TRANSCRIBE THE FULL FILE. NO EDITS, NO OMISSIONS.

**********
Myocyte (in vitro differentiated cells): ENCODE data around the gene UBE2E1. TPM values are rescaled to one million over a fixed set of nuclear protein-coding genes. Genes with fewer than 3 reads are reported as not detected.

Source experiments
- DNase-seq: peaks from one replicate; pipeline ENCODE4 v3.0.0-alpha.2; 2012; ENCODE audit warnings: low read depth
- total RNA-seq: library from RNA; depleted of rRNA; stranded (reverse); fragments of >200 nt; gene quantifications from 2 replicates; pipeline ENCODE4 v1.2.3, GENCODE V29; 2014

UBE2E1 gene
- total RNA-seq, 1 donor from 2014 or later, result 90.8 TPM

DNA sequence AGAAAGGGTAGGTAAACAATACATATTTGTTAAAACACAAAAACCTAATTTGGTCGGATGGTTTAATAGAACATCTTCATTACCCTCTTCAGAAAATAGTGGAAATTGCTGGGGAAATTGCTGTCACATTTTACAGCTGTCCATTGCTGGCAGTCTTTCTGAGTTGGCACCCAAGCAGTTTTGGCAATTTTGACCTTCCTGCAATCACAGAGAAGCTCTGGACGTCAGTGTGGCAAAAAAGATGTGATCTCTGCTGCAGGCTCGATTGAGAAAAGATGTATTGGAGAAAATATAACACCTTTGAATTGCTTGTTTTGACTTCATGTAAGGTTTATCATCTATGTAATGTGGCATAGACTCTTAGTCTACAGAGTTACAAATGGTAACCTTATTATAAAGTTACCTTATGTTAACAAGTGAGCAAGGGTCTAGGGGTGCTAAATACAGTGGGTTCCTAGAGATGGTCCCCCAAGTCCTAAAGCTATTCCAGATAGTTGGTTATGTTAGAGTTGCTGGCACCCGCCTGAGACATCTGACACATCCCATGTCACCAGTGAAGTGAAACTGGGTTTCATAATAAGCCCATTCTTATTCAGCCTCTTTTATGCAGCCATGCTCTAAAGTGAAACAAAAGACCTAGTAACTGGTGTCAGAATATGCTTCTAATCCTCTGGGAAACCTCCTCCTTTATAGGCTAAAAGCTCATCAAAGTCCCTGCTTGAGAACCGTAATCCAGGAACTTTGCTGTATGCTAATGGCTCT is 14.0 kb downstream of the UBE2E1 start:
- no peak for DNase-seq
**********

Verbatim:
Myocyte (in vitro differentiated cells): ENCODE data around the gene UBE2E1. TPM values are rescaled to one million over a fixed set of nuclear protein-coding genes. Genes with fewer than 3 reads are reported as not detected.

Source experiments
- DNase-seq: peaks from one replicate; pipeline ENCODE4 v3.0.0-alpha.2; 2012; ENCODE audit warnings: low read depth
- total RNA-seq: library from RNA; depleted of rRNA; stranded (reverse); fragments of >200 nt; gene quantifications from 2 replicates; pipeline ENCODE4 v1.2.3, GENCODE V29; 2014

UBE2E1 gene
- total RNA-seq, 1 donor from 2014 or later, result 90.8 TPM

DNA sequence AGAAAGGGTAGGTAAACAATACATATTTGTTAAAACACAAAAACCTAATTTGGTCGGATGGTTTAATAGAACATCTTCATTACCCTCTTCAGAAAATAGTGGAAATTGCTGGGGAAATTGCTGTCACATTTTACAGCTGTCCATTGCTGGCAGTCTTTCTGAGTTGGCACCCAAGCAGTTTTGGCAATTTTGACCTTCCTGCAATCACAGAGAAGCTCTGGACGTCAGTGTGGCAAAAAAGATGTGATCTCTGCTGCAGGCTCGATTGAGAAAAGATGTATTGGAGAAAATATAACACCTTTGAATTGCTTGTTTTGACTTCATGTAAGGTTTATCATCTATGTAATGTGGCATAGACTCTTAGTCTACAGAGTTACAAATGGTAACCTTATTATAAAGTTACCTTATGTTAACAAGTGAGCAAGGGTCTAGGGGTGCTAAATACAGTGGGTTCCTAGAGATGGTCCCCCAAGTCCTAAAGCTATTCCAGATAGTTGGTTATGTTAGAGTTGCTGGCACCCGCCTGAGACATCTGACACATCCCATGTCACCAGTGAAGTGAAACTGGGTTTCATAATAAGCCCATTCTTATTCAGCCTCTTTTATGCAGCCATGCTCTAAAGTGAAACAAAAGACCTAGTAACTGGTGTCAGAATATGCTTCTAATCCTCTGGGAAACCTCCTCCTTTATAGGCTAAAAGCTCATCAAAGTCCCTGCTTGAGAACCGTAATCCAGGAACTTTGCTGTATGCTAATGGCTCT is 14.0 kb downstream of the UBE2E1 start:
- no peak for DNase-seq